Lecture+17+su10+_regression+HT_

# Lecture+17+su10+_regression+HT_ - Sociology 210 Lecture 17...

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Sociology 210 Lecture 17: Hypothesis Testing in Bivariate Regression

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02/23/11 SOC 210 summer 2010 2 The Least Squares Solution The estimates of a and b that give the smallest possible value of Σ e 2 (i.e. that minimize the sum of the squared residuals) are: One nice feature of these estimates is that the line will always pass through the point at the mean of X and mean of Y. Another is that the mean of Y and the mean of Yhat will always be the same. X b Y a and SS SP X X Y Y X X b X XY - = = - - - = ) ( ) )( ( 2
02/23/11 SOC 210 summer 2010 3 Interpreting the Estimates An estimated intercept ( a ) of 3.09 tells us that when X = 0 (i.e. for sophomores), the expected work hours per week ( Y ) 3.09. An estimated slope ( b ) of 6.58, tells us that each year ( X ) the number of work hours ( Y ) increases by 6.58 hours. X bX a Y 58 . 6 09 . 3 ˆ + = + =

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02/23/11 Soc 210 summer 2010 4 Goodness of Fit To assess how well our model fits the data, we can look at the ratio of the Model SS to the Total SS. This is called R 2 : R 2 measures the proportion of the total variability in Y that is accounted for by the model. It varies from 0 to 1. It turns out that R 2 is the square of the correlation of X and Y. TSS RSS TSS MSS R - = = 1 2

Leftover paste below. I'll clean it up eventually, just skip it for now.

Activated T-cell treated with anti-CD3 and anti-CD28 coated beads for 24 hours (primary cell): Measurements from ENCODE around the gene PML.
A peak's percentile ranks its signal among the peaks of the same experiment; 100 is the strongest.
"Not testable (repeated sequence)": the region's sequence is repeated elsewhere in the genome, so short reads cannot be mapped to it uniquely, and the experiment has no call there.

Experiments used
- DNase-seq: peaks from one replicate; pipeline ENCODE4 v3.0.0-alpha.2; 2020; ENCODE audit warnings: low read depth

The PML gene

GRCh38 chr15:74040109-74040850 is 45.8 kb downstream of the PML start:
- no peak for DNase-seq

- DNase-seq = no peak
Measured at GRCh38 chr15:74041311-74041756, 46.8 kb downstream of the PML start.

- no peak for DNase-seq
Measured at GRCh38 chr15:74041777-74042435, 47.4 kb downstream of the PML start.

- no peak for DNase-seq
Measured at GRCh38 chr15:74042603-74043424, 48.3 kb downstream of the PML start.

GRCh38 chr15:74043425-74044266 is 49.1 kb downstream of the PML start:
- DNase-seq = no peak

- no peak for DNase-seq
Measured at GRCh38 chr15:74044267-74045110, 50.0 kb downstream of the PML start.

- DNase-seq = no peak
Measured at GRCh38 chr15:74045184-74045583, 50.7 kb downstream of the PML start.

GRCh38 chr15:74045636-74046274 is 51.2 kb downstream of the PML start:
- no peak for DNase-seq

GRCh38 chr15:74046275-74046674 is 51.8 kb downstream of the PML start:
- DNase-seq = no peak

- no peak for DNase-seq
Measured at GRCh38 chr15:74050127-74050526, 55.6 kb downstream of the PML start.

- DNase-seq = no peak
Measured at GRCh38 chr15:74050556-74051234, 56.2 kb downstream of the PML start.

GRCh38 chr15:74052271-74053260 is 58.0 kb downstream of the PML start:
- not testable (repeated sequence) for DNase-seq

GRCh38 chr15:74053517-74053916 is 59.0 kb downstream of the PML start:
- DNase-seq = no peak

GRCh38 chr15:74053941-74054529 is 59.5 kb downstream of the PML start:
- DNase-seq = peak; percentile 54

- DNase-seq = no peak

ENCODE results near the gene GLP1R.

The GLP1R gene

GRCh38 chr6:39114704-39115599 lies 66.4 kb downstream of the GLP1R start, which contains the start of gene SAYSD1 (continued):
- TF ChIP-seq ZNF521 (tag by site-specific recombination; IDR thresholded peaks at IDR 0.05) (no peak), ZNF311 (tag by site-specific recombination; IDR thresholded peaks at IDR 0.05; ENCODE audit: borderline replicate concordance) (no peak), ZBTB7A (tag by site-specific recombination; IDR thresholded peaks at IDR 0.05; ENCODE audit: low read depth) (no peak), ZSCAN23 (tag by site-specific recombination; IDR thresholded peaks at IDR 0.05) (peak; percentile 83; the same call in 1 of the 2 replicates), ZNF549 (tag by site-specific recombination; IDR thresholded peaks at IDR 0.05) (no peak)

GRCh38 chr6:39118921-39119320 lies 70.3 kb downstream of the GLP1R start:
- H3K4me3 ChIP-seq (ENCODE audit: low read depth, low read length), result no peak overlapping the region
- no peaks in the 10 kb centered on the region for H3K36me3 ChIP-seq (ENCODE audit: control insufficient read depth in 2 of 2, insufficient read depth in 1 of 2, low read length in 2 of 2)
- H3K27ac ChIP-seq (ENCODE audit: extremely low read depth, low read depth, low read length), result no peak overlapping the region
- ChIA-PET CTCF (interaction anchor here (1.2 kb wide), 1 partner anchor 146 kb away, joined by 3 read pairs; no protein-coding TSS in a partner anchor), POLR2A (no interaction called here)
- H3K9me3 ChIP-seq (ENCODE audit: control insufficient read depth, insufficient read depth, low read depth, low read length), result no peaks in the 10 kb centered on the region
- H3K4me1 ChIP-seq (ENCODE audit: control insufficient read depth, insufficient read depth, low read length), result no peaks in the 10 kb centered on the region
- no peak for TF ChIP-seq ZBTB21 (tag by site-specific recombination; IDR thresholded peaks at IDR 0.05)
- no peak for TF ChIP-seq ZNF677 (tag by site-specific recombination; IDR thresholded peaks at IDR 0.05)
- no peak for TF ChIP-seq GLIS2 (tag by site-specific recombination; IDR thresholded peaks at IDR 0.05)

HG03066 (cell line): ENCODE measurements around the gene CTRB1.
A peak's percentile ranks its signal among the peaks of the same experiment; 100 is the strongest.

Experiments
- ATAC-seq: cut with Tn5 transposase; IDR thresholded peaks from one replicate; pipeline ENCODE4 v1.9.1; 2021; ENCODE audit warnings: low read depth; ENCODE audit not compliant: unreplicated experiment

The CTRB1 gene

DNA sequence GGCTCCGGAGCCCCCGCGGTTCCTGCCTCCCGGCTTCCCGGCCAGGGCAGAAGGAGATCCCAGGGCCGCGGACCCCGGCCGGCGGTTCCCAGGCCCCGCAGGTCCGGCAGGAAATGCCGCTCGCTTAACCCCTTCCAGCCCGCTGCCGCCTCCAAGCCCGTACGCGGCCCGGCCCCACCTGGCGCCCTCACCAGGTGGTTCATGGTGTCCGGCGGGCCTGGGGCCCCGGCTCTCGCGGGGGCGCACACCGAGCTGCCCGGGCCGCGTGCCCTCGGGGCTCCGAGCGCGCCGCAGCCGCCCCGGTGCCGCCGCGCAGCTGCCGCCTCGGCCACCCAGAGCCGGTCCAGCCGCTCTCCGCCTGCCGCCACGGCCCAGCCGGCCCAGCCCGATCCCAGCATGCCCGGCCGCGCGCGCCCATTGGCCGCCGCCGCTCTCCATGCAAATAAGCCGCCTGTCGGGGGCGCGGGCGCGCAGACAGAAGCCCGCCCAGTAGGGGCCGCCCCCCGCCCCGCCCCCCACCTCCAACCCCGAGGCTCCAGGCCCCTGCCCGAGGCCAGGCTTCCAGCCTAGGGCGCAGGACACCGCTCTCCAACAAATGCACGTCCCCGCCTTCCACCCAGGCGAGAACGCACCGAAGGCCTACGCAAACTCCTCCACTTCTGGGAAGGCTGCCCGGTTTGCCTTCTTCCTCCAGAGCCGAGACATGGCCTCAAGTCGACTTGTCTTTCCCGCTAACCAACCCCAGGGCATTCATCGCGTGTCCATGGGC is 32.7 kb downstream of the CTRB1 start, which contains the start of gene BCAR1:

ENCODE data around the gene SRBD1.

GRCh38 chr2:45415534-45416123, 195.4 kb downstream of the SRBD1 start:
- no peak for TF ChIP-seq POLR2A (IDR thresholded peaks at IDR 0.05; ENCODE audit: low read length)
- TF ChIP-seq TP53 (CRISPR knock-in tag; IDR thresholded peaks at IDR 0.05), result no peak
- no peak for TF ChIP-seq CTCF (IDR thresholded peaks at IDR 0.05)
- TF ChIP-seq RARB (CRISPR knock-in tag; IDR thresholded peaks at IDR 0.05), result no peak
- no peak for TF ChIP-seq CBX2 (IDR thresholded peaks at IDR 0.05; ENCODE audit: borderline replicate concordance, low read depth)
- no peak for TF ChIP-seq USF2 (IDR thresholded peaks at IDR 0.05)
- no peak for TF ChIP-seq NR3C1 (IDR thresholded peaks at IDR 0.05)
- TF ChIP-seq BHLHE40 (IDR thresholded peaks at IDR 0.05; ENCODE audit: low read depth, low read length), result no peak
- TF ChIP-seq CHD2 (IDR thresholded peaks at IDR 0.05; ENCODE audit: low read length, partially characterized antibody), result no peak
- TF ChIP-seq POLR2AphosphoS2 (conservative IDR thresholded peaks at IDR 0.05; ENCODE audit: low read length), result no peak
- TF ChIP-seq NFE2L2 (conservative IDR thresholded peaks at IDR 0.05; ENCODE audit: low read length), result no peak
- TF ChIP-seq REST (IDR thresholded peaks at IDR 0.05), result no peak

02/23/11 Soc 210 summer 2010 5 Goodness of Fit in Example TSS RSS TSS MSS R Y Y RSS Y Y MSS Y Y TSS i i i i - = - = = = = = - = = - = = - = 1 1368 92 . 847 1 38 . 0 1368 08 . 520 92 . 847 ) ˆ ( 08 . 520 ) ˆ ˆ ( 1368 ) ( 2 2 2 2 About 38% of the variation in work hours (Y) is accounted for by year in school (X)

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Conceptual Review of Hypothesis Testing Our estimate (mean, proportion, coefficient, etc) is based on a sample from a population Sampling error leads to differences across samples in the estimate We want to know whether the difference between our estimate and the estimate that would be expected under the null hypothesis is merely due to sampling error. In other words, how unusual is our estimate compared to what we would expect under the null hypothesis? Hypothesis testing compares our sample estimate to the distribution of sample estimates expected under the null hypothesis To do this, we must use the standard error of the estimate (the standard deviation of the coefficient estimates across samples).
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